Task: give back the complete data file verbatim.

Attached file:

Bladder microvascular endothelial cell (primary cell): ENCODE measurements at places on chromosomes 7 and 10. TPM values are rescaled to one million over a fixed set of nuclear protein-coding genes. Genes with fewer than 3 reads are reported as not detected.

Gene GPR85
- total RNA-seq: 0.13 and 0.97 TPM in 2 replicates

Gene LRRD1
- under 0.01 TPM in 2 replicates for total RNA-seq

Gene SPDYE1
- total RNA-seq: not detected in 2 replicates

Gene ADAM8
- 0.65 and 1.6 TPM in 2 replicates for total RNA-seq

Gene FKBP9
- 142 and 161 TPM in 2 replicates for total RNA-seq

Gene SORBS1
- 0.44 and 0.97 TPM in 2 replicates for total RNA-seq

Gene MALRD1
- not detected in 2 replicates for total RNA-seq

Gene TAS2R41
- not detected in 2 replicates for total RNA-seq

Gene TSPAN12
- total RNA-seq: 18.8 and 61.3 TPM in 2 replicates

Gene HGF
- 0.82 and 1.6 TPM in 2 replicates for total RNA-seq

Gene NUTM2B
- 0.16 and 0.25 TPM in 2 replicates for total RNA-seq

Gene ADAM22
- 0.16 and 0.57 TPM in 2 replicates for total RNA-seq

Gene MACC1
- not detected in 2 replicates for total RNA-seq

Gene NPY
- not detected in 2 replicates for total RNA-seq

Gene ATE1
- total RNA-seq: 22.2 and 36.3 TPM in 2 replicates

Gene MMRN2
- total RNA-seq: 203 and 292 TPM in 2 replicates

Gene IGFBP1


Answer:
Bladder microvascular endothelial cell (primary cell): ENCODE measurements at places on chromosomes 7 and 10. TPM values are rescaled to one million over a fixed set of nuclear protein-coding genes. Genes with fewer than 3 reads are reported as not detected.

Gene GPR85
- total RNA-seq: 0.13 and 0.97 TPM in 2 replicates

Gene LRRD1
- under 0.01 TPM in 2 replicates for total RNA-seq

Gene SPDYE1
- total RNA-seq: not detected in 2 replicates

Gene ADAM8
- 0.65 and 1.6 TPM in 2 replicates for total RNA-seq

Gene FKBP9
- 142 and 161 TPM in 2 replicates for total RNA-seq

Gene SORBS1
- 0.44 and 0.97 TPM in 2 replicates for total RNA-seq

Gene MALRD1
- not detected in 2 replicates for total RNA-seq

Gene TAS2R41
- not detected in 2 replicates for total RNA-seq

Gene TSPAN12
- total RNA-seq: 18.8 and 61.3 TPM in 2 replicates

Gene HGF
- 0.82 and 1.6 TPM in 2 replicates for total RNA-seq

Gene NUTM2B
- 0.16 and 0.25 TPM in 2 replicates for total RNA-seq

Gene ADAM22
- 0.16 and 0.57 TPM in 2 replicates for total RNA-seq

Gene MACC1
- not detected in 2 replicates for total RNA-seq

Gene NPY
- not detected in 2 replicates for total RNA-seq

Gene ATE1
- total RNA-seq: 22.2 and 36.3 TPM in 2 replicates

Gene MMRN2
- total RNA-seq: 203 and 292 TPM in 2 replicates

Gene IGFBP1